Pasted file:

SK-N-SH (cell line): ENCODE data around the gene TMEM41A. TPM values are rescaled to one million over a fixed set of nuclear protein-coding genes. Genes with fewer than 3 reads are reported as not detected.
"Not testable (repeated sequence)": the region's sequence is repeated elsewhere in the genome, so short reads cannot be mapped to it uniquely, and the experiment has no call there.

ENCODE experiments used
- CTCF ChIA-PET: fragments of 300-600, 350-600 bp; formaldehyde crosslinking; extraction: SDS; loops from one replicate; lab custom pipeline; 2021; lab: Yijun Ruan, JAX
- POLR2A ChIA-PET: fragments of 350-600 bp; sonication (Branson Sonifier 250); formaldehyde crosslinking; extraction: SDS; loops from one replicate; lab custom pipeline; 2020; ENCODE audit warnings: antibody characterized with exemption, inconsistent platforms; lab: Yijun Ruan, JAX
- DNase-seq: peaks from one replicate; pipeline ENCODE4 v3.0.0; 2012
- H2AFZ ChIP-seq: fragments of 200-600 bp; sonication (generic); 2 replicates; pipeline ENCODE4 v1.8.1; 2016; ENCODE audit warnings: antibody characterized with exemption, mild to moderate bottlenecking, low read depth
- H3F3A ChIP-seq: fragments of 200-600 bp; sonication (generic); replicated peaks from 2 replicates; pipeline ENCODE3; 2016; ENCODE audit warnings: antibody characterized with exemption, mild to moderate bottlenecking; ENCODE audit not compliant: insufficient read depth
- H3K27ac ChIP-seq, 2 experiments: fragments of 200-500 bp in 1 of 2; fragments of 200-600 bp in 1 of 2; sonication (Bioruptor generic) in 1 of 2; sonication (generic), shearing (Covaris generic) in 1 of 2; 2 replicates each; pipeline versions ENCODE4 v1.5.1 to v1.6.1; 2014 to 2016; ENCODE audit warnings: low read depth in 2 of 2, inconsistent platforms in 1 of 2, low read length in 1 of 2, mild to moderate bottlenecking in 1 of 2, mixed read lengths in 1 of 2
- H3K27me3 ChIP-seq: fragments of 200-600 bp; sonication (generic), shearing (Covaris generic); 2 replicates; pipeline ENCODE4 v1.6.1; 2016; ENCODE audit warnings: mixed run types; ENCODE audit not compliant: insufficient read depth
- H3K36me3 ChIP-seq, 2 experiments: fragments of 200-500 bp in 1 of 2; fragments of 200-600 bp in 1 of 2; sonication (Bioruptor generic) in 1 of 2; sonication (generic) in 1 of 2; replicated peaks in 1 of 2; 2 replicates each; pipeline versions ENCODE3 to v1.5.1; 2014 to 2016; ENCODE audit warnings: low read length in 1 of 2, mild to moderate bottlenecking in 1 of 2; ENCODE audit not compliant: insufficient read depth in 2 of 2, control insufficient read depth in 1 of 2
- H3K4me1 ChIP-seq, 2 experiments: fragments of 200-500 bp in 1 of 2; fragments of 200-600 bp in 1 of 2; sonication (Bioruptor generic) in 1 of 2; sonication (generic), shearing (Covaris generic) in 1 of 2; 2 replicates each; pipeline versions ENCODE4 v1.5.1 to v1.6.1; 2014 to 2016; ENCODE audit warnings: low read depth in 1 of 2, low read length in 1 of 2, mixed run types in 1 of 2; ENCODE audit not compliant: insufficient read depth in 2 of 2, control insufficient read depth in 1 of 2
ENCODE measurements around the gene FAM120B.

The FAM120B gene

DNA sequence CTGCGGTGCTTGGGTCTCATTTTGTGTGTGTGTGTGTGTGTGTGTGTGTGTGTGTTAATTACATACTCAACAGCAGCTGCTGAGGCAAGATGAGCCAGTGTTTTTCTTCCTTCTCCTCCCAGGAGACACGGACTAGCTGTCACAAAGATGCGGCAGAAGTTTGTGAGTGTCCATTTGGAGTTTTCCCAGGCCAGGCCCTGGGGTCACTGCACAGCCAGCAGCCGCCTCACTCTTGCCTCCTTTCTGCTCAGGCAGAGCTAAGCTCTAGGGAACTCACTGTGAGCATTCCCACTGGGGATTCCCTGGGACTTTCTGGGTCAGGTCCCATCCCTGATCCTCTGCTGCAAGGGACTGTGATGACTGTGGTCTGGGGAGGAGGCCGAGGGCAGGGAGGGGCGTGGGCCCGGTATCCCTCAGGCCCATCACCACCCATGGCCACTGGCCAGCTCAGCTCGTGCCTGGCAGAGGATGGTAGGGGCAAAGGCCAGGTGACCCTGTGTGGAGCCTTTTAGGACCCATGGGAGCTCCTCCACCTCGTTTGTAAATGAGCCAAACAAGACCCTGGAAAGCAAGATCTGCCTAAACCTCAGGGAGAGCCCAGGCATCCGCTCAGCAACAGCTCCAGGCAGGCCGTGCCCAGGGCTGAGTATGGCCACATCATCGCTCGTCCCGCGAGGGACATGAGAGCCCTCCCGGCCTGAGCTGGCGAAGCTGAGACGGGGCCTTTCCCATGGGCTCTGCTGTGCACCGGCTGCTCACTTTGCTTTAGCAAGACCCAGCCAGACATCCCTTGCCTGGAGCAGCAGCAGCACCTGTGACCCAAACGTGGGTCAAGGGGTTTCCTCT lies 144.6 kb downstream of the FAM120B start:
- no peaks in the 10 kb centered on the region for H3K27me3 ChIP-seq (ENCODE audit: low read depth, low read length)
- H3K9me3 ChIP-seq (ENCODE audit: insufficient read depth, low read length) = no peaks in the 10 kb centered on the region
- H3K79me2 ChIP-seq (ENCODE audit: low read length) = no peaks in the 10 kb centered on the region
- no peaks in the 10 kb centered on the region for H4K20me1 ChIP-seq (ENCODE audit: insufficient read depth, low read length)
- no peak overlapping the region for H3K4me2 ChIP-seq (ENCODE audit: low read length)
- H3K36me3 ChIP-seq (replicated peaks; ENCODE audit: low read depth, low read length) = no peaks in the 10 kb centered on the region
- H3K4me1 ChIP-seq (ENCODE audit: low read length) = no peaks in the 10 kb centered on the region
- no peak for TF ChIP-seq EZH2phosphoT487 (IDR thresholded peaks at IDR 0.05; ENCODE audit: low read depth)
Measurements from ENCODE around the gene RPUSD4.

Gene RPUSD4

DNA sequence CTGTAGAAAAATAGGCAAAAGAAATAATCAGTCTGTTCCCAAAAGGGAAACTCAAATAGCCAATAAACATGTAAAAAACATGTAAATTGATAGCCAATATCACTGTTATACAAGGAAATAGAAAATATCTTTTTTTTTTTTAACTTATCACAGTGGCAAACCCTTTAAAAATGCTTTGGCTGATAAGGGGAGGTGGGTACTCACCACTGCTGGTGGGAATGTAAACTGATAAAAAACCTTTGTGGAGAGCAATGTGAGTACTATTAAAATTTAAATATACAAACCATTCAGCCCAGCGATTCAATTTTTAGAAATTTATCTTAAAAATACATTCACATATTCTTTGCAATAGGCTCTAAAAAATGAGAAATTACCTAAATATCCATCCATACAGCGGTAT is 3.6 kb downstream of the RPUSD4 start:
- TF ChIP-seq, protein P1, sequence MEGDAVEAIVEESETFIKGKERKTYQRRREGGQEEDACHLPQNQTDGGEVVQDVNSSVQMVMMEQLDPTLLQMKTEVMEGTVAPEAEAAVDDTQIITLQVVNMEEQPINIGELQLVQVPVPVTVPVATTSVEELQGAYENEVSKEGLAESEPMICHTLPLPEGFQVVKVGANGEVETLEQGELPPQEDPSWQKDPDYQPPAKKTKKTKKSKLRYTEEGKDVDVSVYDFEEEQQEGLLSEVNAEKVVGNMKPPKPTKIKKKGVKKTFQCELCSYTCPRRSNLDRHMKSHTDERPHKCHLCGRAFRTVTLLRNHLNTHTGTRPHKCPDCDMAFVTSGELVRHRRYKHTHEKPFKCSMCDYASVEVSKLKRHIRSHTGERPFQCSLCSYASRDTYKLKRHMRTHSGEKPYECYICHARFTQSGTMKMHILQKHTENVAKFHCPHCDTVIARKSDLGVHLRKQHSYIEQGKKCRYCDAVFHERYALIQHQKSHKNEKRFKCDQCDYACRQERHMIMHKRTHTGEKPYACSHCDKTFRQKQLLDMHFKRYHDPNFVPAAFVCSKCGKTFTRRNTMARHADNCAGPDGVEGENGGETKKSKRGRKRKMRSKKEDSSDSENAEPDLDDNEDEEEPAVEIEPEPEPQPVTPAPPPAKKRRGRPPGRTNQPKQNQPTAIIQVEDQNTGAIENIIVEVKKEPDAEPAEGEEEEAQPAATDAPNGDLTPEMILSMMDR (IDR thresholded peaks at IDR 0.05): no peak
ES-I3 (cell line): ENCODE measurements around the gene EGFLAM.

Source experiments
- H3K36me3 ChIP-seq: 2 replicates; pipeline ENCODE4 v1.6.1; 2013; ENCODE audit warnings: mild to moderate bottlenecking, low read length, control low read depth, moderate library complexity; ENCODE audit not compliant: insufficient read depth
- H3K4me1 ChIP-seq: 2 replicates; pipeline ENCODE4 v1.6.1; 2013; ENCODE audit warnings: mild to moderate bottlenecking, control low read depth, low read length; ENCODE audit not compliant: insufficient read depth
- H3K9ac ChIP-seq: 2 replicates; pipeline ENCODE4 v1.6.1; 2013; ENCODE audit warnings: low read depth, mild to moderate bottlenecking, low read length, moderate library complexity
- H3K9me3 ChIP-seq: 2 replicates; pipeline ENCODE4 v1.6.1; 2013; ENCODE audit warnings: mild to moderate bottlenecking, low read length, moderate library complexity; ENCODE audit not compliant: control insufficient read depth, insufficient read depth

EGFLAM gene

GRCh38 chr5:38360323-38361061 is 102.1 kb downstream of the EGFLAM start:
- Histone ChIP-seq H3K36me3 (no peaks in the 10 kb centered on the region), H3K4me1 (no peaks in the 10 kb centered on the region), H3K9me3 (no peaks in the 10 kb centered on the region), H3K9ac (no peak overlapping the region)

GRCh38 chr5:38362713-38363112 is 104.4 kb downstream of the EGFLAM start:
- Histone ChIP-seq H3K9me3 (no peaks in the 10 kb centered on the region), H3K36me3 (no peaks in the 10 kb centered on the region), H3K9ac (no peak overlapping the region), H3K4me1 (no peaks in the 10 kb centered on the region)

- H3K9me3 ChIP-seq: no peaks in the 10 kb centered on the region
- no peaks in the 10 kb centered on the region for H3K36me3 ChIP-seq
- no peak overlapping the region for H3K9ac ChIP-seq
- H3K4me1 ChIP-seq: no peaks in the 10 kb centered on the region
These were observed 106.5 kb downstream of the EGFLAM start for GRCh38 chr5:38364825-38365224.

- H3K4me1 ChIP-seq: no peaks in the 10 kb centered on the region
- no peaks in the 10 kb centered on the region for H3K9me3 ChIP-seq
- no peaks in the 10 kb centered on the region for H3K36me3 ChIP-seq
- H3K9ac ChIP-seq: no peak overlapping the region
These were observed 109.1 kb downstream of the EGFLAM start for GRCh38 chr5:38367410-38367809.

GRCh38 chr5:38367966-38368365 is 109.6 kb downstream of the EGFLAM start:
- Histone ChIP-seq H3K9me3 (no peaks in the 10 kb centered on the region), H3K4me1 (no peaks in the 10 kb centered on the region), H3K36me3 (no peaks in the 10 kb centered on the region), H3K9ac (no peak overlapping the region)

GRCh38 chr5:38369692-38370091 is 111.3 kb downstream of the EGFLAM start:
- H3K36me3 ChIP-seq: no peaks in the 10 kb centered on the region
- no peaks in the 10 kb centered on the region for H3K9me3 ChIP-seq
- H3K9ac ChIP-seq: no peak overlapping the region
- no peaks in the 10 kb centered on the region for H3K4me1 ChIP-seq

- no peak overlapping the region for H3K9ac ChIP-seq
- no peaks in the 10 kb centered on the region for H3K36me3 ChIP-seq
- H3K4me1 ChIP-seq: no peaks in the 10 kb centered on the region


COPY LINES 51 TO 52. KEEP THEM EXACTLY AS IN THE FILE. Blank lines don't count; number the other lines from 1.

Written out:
GRCh38 chr5:38369692-38370091 is 111.3 kb downstream of the EGFLAM start:
- H3K36me3 ChIP-seq: no peaks in the 10 kb centered on the region